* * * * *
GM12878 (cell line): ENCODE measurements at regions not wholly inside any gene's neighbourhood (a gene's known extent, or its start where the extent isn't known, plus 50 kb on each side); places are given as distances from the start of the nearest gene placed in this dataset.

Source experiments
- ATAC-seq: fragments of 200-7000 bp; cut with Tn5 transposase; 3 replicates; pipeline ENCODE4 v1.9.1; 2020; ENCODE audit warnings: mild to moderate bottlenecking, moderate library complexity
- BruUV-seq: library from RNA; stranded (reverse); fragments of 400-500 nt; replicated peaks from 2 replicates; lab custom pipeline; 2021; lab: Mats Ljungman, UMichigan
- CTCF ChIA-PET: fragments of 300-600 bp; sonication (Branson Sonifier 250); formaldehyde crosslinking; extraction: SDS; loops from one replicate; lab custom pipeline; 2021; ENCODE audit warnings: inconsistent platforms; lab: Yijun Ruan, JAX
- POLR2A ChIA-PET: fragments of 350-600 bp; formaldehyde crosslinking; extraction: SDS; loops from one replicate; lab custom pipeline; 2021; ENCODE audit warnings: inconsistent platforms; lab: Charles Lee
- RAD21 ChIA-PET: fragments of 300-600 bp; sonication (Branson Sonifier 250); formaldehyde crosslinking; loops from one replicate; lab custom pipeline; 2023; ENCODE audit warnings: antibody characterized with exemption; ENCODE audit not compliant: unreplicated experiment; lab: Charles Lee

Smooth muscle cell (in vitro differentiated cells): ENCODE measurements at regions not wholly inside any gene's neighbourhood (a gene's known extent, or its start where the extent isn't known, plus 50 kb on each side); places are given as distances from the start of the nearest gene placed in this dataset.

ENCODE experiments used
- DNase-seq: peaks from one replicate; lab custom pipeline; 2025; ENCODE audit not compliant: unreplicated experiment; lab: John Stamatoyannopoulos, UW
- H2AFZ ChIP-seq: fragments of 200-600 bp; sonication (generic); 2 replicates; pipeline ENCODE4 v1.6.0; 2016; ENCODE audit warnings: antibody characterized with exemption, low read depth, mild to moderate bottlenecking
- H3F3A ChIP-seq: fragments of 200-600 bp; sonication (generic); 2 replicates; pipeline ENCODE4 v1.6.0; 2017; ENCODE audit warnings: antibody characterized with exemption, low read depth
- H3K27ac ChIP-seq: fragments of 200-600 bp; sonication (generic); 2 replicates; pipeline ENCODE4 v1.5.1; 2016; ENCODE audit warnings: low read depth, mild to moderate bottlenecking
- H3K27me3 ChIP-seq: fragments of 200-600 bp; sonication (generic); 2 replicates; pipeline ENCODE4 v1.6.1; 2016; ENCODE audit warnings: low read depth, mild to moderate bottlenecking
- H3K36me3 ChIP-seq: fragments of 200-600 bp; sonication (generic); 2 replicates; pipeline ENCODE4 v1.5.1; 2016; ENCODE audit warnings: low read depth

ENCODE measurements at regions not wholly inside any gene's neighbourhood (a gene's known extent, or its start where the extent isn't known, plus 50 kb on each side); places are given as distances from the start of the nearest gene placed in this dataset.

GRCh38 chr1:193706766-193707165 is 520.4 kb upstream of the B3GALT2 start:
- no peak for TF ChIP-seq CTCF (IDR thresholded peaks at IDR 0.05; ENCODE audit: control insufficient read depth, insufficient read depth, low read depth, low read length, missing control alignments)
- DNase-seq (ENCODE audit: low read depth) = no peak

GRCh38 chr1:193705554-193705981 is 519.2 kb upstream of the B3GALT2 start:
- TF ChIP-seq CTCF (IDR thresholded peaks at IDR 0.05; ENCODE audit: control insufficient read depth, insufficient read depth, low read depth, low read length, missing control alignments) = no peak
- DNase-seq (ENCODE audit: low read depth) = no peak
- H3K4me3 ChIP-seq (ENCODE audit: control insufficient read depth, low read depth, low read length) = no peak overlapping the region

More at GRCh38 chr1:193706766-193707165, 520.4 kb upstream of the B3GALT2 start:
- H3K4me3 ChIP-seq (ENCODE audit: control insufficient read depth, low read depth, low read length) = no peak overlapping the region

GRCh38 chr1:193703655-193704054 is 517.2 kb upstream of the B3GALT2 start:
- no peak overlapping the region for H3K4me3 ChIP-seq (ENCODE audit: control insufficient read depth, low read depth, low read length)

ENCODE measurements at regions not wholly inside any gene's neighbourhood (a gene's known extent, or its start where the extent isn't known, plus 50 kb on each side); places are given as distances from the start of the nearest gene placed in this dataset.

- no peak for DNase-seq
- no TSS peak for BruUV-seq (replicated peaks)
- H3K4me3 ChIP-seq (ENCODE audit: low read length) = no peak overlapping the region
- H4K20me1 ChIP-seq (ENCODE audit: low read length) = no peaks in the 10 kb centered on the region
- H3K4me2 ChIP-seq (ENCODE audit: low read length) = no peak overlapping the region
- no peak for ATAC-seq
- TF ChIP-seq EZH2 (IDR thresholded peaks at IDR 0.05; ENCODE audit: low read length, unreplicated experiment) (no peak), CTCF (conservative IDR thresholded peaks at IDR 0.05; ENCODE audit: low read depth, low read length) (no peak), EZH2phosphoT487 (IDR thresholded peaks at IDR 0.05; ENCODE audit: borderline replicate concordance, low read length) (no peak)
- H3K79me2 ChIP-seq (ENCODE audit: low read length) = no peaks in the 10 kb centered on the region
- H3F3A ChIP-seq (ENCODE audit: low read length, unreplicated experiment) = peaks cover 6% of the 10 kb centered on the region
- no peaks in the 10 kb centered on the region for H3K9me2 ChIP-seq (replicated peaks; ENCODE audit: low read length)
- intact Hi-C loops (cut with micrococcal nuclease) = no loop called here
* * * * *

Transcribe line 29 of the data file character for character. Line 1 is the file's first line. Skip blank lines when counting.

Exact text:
- no peak for DNase-seq